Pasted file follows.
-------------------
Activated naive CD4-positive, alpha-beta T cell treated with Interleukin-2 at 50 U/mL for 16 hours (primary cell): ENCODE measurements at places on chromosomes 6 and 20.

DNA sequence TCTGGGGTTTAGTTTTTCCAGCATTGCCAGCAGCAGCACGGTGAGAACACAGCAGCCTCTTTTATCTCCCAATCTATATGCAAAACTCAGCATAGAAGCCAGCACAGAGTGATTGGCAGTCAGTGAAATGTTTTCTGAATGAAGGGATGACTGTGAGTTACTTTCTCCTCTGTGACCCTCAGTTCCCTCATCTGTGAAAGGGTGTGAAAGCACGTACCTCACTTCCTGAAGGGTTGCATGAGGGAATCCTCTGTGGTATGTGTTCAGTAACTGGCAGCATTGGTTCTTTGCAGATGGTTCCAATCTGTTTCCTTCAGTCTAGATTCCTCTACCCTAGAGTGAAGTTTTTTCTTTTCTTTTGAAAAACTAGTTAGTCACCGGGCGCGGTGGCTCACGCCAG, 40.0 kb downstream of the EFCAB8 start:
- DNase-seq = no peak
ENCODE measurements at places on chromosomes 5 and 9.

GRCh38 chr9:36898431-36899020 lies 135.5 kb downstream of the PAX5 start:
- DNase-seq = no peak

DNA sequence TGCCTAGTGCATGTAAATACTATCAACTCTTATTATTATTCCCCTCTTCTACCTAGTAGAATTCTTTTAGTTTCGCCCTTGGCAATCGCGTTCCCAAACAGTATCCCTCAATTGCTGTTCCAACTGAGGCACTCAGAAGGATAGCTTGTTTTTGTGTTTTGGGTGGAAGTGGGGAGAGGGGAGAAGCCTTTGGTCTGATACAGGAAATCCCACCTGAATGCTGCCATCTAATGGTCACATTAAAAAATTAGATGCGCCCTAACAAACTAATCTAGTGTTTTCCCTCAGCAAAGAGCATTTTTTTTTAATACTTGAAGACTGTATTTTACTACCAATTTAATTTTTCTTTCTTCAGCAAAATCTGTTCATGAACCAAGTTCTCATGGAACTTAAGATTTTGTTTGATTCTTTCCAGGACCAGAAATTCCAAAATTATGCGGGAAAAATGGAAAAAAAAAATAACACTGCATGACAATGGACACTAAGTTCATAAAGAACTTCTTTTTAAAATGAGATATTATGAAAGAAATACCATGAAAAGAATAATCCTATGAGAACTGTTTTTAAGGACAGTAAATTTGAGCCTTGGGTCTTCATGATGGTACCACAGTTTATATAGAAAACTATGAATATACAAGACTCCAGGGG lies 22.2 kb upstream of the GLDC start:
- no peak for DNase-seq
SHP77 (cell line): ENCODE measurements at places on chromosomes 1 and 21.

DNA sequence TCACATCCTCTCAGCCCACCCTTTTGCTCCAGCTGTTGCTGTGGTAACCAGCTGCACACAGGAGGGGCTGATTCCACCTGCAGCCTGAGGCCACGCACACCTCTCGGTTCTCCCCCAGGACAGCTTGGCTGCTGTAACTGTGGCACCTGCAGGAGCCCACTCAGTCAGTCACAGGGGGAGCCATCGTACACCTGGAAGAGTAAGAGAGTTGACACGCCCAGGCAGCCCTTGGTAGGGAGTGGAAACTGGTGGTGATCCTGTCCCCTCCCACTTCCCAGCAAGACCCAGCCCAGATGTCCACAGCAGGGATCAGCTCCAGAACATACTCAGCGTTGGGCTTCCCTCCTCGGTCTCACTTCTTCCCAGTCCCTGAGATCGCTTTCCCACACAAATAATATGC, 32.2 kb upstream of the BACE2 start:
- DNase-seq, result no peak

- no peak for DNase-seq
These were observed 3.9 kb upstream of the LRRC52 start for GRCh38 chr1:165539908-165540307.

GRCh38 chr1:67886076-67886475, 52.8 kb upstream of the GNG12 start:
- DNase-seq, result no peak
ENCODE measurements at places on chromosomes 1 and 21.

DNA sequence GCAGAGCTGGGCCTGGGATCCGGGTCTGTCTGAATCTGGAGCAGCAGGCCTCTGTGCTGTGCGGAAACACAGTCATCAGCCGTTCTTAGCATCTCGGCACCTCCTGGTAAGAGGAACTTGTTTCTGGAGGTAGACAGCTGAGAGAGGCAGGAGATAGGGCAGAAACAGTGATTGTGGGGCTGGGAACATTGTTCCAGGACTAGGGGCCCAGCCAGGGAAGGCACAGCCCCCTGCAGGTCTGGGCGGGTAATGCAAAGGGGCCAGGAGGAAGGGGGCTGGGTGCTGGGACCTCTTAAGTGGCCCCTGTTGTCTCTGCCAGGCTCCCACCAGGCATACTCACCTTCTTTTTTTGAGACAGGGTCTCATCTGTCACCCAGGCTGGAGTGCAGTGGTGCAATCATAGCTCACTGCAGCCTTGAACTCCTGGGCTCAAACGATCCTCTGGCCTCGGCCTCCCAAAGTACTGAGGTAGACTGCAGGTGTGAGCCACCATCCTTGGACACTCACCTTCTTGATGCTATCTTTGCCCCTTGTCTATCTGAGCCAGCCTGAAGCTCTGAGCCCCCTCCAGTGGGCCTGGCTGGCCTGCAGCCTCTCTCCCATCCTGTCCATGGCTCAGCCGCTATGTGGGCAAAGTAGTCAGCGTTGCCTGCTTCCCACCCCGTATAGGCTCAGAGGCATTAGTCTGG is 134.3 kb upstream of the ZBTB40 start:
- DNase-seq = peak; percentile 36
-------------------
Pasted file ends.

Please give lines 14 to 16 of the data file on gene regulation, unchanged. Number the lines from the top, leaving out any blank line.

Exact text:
GRCh38 chr1:67886076-67886475, 52.8 kb upstream of the GNG12 start:
- DNase-seq, result no peak
ENCODE measurements at places on chromosomes 1 and 21.